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How Did Investors Fare Buying the Pandemic Airline Dip?

How Did Investors Fare Buying the Pandemic Airline Dip?

In March 2020, the world changed in some pretty dramatic ways. Take the stock market. Stuck at home and $1,200 richer thanks to the first coronavirus relief bill, millions of millennials and Gen Zers tried their hand at investing for the very first time. It’s estimated that some 10 million new brokerage accounts were opened in 2020, a record. Robinhood, the commission-free trading app, signed up 3 million new users in the first four months alone.

There are signs that these “amateur” investors aren’t going away any time soon. According to Credit Suisse, retail investors now account for a third of all U.S. stock trading volume, or almost as much as mutual funds and hedge funds combined. The Reddit-fueled “meme stock” rally is proof positive that this new formidable army of tech-savvy traders has the firepower to move markets and even kneecap multibillion-dollar hedge funds.

Early on in 2020, a lot of seasoned, more “sophisticated” market participants might have been too quick to dismiss these first-time millennial and Gen Z investors. More educated than past generations and well connected, they saw the pandemic-triggered stock pullback as an opportunity to buy shares of distressed travel and tourism companies.

That includes airlines. Before the pandemic, the combined weekly trading volume of American, United, Delta and Southwest averaged about 100 million shares. At the end of March 2020, weekly volume hit 660 million shares. By early June, after Warren Buffett announced he had sold all his airline positions, it was a massive 1.8 billion shares.

American, United, Delta and Southwest have all more than doubled since Buffett made the decision to sell his shares in the big four carriers. Investors who put $10,000 in a basket of global airline stocks on May 4, 2020, would have seen the value of their portfolio grow to approximately $21,300, according to Morningstar data.

Travel Rebound Has Already Begun

We’re already starting to see a substantial rebound in commercial flight demand, driven primarily by leisure travel. According to the Transportation Security Administration (TSA), over 1.5 million passengers were screened at U.S. airports on March 21, representing the greatest volume for a single day since March of last year.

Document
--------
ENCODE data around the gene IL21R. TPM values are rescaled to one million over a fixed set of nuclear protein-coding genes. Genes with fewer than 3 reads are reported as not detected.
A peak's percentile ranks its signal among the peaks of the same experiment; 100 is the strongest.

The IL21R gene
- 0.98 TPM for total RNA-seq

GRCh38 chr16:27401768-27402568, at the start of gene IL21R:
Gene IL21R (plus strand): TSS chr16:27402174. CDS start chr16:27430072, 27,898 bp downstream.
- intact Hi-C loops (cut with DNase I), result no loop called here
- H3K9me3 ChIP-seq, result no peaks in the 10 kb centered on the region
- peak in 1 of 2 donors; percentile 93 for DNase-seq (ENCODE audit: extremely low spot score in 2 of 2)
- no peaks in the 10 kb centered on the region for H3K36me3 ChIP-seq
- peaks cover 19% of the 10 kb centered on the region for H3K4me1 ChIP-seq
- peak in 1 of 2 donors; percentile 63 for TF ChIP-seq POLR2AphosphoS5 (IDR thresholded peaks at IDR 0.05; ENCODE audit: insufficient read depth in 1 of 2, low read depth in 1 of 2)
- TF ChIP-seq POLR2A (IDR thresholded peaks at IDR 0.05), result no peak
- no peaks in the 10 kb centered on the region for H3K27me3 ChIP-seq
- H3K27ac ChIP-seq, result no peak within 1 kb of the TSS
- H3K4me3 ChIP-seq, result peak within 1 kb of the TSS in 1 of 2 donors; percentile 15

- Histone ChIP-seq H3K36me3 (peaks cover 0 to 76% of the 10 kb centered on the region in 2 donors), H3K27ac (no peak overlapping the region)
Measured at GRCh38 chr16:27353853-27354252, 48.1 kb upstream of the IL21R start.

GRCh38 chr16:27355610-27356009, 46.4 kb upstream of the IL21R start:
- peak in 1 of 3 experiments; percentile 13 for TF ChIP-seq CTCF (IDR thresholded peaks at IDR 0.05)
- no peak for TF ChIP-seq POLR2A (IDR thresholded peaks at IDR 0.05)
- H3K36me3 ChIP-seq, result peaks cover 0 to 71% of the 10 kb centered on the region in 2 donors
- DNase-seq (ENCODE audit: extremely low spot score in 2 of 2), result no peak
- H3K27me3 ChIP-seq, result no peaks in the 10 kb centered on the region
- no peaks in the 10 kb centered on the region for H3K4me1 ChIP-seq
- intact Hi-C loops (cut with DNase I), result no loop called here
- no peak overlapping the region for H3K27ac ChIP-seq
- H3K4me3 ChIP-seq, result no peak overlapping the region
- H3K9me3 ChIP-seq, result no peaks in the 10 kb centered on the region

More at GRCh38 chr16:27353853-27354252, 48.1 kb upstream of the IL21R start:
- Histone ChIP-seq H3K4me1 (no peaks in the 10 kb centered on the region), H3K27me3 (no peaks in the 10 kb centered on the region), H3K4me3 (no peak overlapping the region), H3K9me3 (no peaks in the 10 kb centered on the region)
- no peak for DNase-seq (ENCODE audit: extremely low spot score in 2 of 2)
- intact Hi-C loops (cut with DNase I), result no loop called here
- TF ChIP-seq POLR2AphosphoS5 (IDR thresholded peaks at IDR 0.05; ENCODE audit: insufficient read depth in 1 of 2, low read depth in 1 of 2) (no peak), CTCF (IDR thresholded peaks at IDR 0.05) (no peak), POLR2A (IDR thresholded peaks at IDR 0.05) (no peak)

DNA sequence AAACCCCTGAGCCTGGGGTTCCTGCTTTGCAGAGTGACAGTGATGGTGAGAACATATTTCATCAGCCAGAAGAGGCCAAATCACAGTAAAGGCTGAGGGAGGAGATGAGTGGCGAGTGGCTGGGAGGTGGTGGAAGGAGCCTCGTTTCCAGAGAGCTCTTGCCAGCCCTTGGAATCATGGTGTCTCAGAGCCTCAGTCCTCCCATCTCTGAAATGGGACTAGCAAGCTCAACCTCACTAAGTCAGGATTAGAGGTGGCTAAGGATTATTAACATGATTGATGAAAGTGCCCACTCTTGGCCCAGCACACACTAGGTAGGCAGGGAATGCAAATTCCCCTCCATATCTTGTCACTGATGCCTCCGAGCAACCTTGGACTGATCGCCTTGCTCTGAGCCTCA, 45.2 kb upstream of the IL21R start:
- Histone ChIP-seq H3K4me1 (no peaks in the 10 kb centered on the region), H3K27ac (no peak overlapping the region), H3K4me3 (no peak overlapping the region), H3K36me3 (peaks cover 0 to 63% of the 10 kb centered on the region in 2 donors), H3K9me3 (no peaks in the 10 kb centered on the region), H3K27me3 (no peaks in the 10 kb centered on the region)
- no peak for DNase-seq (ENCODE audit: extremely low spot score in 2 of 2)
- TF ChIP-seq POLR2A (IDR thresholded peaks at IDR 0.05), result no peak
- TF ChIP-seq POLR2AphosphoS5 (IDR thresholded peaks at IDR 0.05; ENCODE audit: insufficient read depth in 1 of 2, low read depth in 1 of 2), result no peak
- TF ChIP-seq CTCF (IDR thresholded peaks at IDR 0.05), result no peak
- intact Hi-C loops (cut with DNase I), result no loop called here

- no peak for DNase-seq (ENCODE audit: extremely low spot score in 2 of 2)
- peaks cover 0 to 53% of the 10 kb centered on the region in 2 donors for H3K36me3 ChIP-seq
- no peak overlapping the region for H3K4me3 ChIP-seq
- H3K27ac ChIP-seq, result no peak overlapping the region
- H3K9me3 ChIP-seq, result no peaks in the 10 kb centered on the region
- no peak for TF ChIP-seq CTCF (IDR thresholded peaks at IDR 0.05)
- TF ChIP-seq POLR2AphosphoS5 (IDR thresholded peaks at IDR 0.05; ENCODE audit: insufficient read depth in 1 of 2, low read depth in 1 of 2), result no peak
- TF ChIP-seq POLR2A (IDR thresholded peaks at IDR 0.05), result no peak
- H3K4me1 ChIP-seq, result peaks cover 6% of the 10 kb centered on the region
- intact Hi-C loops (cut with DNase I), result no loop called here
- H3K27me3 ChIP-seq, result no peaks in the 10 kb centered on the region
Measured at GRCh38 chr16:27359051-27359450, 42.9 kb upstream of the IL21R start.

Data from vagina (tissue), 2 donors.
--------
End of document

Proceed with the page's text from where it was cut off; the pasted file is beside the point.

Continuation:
Before the pandemic, approximately 2.2 million people were cleared by the TSA per day, with international arrivals and departures making up the bulk of the volume. A year later, domestic leisure travel is beginning to recovery while international flights remain muted due to lockdowns in Canada, the European Union (EU) and elsewhere.

The rate at which vaccines are being administered is accelerating in the U.S., which is highly constructive for travel and tourism in general and airlines specifically. The Biden administration recently directed all 50 states to make every adult aged 18 and over eligible to receive the COVID-19 vaccine by May 1 of this year. Anticipating a summer surge, a number of domestic low-cost carriers, including Southwest and Allegiant, have announced plans to expand their networks. United Airlines became the first U.S. carrier to say it expected to be cash flow positive this month for the first time since the pandemic began. Other carriers have likewise signaled their optimism going forward as vaccinations continue to ramp up.

Will Millennials and Gen Zers Keep the Secular Bull Market Running?

This cohort is highly educated. Compared to earlier generations, millennials tend to delay getting married and starting families, meaning they may have more time to build capital with which to invest. They’re well connected and get a lot of their investing ideas from social media and friends and family. According to a recent survey conducted by MagnifyMoney, 40% of millennials and 44% of Gen Zers get investing advice and information from YouTube.

Some of you reading this may still picture millennials as being just out of high school. The truth is that the oldest members of this group turn 40 this year. Historically, Americans reach their peak earning years between 45 and 54, so it’s incumbent upon this generation—the largest in the U.S. right now at 72.1 million—to keep the bull market running.

The good news is that market participation among young Americans is rising. In 2019, the most recent year for data, 48% of Americans age 35 and under held stocks. That’s near the record of 50% set in 2001, around the time that the dotcom bubble burst.  

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